A practical problem would also be created by such a constitutional ruling. Since the Sixth Amendment guarantee of assistance of counsel has been made applicable to the states through the Due Process Clause of the Fourteenth Amendment, consistency would require that the right to pretrial discovery be likewise extended to proceedings in state courts. The failure of a state to provide adequate pretrial discovery would thus entitle a petitioner to federal habeas corpus, a basis not heretofore recognized. See Corbett v. Patterson, 272 F. Supp. 602, 609 (D.Colo.1967). In fact, Judge Young of this district has refused *439 to recognize such a basis for habeas relief, stating:

 
"The other major contention within petitioner's broad attack upon alleged procedural irregularities at the trial is that he had a constitutional right to inspect prior written statements of the prosecution's chief witness. The right in the federal trial courts to examine, before cross examination, all written statements of the witness in the hands of the prosecutor, is now based upon the law popularly referred to as the Jencks Act, 18 U.S.C. § 3500, and that Act was passed as a result of the Supreme Court decision in Jencks v. United States, 353 U.S. 657, 77 S. Ct. 1007, 1 L. Ed. 2d 1103 (1957), * * * However, the Court based its decision upon its supervisory powers over the federal courts, and not upon a constitutional right of the accused. . . . This Court has been cited to no federal decision, nor has it been able to find any, which would make the reasoning of [Jencks] mandatory upon the State of Ohio."

Broeckel v. Green, 298 F. Supp. 249, 253-154 (N.D.Ohio 1967). Obviously, the implications surrounding this necessary extension of the rule to state tribunals may not be dismissed lightly.

To summarize, the desirability of pretrial discovery in criminal cases must be clearly distinguished from constitutional requirements. Although a contrary result might have been reached at an earlier date, Jencks cannot be held invalid on its face in view of the prior decisions noted above. If a complete denial of such discovery should ever result in actual prejudice to a defendant's fair trial, constitutional questions might thereby be presented. Augenblick, supra, 393 U.S. at 356, 89 S. Ct. 528. Additionally, in extreme cases of unfair surprise, a defendant could claim a constitutional right to pretrial discovery. If under all the circumstances it could be shown that a defendant was unable to effectively cross-examine a government witness because of a Jencks Act restriction, the application of the statute to those facts might then be held unconstitutional. Cf. United States v. Wolfson, supra, 289 F. Supp. at 915. However, regardless of the wisdom of the Act, it is constitutional on its face. Therefore, a refusal to follow its provisions must be grounded on the facts of a particular case as they develop at trial and not on a rule of general applicability.

While sustaining the validity of the Jencks Act on its face, some comment upon the wisdom of the Act does not seem inappropriate. As noted previously in this opinion, disclosure, and not secrecy, is more likely to promote swift and effective justice. The public interest in speedy criminal trials as a deterrent to crime is evident, as can be seen from Senator Ervin's bill (S. 754). The Jencks Act would appear to be contrary to the current objectives of many members of Congress. Hopefully that body will exercise its powers to re-examine the wisdom of the statute.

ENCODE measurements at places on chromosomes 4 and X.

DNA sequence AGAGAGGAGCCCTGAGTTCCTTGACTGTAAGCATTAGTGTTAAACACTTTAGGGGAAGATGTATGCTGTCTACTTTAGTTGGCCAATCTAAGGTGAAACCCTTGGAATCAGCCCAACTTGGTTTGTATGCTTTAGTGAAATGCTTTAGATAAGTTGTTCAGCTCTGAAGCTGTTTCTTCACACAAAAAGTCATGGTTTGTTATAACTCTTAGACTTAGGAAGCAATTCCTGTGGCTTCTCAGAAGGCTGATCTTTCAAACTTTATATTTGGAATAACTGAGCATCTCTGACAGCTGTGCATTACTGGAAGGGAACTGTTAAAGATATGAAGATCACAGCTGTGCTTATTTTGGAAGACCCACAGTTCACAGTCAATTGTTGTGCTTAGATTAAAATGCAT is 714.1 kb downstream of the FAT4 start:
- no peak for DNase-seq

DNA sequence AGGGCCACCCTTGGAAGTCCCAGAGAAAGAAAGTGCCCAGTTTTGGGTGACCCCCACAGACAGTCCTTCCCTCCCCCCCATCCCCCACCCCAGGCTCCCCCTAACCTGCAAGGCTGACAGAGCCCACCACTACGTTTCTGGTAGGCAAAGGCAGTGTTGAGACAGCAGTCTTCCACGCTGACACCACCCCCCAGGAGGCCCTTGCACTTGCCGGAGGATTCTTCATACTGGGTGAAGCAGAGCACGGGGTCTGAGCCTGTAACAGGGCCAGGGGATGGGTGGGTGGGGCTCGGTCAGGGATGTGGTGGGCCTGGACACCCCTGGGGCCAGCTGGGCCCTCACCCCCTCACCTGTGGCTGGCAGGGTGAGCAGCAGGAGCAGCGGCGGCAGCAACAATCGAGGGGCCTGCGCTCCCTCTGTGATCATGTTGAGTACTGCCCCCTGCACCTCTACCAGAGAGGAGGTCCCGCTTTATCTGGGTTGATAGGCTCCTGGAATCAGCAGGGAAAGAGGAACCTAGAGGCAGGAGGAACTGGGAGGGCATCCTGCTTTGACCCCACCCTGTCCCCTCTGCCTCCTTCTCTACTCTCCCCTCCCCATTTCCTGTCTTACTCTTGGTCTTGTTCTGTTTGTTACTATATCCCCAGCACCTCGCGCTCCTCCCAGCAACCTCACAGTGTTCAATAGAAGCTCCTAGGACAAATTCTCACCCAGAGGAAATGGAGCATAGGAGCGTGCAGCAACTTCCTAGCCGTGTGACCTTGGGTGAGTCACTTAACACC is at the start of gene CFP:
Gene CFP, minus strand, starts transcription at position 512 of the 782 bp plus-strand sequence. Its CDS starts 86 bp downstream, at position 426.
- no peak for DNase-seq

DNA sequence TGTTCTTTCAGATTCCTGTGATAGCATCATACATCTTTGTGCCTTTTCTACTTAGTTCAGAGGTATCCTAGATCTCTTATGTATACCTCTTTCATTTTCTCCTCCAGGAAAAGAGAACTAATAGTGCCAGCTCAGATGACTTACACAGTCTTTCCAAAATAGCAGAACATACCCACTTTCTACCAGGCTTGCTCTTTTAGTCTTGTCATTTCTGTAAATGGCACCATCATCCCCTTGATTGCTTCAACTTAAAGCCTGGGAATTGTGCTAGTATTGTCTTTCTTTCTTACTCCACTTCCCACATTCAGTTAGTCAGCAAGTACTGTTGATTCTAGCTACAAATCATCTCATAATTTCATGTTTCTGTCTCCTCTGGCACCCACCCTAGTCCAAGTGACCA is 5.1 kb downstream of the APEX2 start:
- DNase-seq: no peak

In addition to the possibility of a change in the statute by the Congress, it is notable that the prosecution would severely hinder its own self-interest by invoking the protection of the Jencks Act in every case. By so doing, it would inevitably force more cases to trial instead of disposing of them by plea. If carried far enough, this policy would produce an enormous backlog in the federal courts. In light of the Speedy Trial provision of the Sixth Amendment, the resulting delays could eventually become sufficiently severe to prevent some prosecutions from ever going forward. Effective law enforcement would obviously be hindered if the Government were to create, through extensive use of the Jencks Act, a situation in which only a small percentage of criminal defendants could ever be brought to justice.

The Jencks Act does not prohibit the Government from making disclosures of material within its purview. Rather, it limits the power of the Court to order such disclosures. Pending a review of the statute by Congress, *440 the prosecution, acting both in fairness and in the interest of the United States, should always give careful consideration to voluntarily providing the defense with the statements of its prospective witnesses prior to trial.

Accordingly, the Government is hereby ordered to produce for the inspection of defense counsel the following:

1. The names and addresses of all persons whom the Government intends to call as witnesses at the hearing or trial; and